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The key role of vegetation in climate change

Study reveals that the fertilizing effect of CO2 on plants is diminishing around the world

Fertilizing effect of Co2, this is the name of the process that sees plants absorb this gas, remove it from the atmosphere and retain it inside their branches, trunk or roots. The more CO2 there is in the air, the more plants photosynthesize and grow. An article published in Science shows that this fertilizing effect is diminishing around the world. The text was co-directed by Professor Josep Peñuelas of Csic (The Spanish National Research Council) and of the Spanish company Creaf (Ecological and Forestry Applications Research Center), and by Professor Yongguan Zhang of the University of Nanjin, with the participation of Creaf researchers Jordi Sardans and Marcos Fernández .

The study, conducted by an international team, concludes that the reduction in the fertilizing effect has progressively reached 50% since 1982, and is essentially due to two key factors: the availability of water and nutrients. "There is no mystery about the formula, plants need CO2, water and nutrients to grow. As much as CO2 increases, if nutrients and water do not increase in parallel, plants will not be able to benefit from the increase of this gas", explains Peñuelas. If the fertilising capacity of CO2 decreases, there will be strong consequences on the carbon cycle and therefore on the climate. For decades, forests have received a real Co2 bonus, which has allowed them to retain tons of carbon dioxide, do more photosynthesis and grow more. "The results of the study indicate that the carbon uptake by vegetation is starting to become saturated. This has very important climatic implications that must be taken into account in possible strategies and policies to mitigate climate change globally", warns Peñuelas .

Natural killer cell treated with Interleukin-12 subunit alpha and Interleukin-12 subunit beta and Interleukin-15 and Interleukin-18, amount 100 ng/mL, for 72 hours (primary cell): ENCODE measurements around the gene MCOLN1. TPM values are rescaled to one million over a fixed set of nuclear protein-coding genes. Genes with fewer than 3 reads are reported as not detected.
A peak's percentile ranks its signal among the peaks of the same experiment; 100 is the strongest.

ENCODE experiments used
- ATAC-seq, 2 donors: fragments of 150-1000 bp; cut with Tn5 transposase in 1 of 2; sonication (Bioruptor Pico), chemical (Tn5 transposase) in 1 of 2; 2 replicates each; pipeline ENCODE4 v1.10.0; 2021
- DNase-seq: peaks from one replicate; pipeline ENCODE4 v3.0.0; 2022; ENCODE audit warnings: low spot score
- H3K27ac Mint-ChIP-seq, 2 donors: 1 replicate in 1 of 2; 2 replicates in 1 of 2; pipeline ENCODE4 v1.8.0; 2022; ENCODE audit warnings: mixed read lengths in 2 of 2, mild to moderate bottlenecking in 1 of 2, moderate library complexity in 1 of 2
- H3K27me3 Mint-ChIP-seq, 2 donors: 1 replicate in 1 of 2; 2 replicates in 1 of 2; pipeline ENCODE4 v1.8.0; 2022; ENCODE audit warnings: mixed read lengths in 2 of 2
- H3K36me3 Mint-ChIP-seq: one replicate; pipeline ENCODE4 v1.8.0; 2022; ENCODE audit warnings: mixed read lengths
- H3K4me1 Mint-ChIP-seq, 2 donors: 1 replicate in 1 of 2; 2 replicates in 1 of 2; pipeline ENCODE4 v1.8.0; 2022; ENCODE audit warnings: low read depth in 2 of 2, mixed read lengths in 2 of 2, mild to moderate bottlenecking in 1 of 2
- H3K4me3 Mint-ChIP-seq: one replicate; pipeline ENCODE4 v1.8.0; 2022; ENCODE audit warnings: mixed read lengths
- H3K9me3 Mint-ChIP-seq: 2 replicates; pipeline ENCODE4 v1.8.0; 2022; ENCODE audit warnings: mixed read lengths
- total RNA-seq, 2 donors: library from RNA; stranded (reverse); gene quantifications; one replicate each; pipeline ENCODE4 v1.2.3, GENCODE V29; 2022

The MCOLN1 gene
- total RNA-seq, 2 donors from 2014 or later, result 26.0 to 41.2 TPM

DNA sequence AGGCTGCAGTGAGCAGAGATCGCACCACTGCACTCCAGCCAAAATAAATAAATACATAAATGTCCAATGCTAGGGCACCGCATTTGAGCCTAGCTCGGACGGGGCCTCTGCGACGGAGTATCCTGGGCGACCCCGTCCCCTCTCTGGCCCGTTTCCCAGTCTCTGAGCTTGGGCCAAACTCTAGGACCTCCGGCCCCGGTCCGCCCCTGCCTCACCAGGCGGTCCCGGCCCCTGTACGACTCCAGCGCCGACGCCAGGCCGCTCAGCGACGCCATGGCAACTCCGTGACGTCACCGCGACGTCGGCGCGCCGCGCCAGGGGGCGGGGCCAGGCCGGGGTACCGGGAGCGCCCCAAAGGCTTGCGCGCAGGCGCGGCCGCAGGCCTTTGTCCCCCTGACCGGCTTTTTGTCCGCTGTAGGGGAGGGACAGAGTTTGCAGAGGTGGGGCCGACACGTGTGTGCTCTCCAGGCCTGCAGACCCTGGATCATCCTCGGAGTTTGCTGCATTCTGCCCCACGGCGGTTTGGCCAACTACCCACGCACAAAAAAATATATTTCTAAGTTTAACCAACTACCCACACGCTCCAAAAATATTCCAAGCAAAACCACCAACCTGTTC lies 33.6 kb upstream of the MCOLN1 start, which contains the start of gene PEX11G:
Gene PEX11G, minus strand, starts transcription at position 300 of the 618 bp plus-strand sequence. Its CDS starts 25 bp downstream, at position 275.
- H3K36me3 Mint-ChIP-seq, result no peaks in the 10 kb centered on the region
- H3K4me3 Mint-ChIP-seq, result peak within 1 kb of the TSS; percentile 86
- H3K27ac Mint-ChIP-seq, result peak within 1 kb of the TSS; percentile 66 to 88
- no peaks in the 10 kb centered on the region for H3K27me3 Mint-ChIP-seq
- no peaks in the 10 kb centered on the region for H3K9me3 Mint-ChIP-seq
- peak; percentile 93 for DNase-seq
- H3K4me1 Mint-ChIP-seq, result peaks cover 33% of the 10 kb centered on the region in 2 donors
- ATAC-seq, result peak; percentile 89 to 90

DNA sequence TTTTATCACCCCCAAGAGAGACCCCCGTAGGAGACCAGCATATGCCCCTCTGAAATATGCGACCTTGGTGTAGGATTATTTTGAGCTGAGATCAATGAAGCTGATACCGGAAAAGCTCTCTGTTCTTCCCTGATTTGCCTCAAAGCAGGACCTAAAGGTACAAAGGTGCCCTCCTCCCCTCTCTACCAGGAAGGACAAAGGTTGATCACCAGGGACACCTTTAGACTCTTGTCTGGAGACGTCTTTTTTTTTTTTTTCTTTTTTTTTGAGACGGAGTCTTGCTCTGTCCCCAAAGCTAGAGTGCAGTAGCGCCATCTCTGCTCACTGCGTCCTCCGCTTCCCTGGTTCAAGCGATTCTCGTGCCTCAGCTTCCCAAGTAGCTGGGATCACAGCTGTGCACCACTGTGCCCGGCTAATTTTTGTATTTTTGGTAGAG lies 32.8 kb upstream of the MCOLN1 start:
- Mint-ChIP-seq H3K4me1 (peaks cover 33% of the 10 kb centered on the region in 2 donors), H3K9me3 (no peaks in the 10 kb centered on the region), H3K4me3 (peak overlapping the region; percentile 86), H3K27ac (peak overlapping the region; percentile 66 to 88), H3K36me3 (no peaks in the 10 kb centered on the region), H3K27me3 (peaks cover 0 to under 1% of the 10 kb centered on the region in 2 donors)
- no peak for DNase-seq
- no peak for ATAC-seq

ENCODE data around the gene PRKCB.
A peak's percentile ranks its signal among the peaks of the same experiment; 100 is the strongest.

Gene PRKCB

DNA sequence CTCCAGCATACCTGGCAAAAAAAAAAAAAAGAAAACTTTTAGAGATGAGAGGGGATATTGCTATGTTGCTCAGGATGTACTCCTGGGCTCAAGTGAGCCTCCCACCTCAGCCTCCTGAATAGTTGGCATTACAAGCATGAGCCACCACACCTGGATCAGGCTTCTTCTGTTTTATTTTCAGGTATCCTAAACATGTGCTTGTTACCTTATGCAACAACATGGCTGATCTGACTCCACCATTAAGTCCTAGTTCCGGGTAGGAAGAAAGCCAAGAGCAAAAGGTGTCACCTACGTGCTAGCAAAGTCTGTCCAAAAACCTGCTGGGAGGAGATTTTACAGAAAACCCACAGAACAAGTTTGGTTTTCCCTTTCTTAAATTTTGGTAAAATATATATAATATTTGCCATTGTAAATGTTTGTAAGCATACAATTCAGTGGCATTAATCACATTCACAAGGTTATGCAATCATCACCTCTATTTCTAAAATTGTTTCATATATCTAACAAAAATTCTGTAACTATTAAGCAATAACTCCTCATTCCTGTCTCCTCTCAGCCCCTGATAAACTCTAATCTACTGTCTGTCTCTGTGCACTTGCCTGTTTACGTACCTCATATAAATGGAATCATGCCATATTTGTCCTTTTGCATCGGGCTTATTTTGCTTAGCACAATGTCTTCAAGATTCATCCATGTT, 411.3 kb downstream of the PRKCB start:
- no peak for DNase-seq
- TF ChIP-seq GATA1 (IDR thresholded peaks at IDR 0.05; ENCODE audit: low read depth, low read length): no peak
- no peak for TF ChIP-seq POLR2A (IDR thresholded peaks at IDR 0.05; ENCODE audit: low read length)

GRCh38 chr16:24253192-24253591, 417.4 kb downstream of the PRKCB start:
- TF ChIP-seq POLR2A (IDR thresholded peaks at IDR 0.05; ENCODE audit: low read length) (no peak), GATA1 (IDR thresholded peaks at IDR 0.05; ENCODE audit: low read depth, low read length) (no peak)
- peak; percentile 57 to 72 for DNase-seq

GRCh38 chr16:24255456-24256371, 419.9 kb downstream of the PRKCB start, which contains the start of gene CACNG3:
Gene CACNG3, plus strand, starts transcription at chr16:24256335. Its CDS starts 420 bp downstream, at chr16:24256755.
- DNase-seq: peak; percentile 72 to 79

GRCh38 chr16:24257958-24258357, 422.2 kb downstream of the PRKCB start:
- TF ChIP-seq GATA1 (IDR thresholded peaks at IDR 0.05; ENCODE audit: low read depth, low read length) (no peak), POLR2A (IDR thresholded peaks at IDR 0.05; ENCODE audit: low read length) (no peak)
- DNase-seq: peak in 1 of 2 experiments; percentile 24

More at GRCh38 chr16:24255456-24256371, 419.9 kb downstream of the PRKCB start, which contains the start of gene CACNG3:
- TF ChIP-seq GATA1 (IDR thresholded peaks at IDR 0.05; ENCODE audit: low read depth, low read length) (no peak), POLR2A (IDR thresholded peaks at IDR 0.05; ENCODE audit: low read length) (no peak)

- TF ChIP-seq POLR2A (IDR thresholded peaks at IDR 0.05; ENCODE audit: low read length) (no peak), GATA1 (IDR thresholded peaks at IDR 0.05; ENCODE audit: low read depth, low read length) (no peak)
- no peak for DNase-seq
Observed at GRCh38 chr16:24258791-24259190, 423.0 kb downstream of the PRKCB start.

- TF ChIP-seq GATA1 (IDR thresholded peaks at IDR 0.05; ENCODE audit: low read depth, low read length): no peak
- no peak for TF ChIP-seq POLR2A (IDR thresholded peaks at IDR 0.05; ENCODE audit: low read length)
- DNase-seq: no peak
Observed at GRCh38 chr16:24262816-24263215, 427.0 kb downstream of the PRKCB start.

The study was conducted using satellite, atmospheric, ecosystem and modeling information. It highlights the use of sensors that use infrared and fluorescence and are therefore able to measure the growth activity of vegetation. The team drew on data obtained from hundreds of forests studied over the past 40 years. "These data show that concentrations of essential nutrients in leaves, such as nitrogen and phosphorus, have also progressively decreased since 1990", explains researcher Wang. The team also found that water availability and temporal changes in water supply play a significant role in this phenomenon. "We have found that plants slow down their growth, not only in periods of drought, but also when there are changes in the seasonality of rains, which is happening more and more with climate change", explains researcher Zhang.

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EFA News - European Food Agency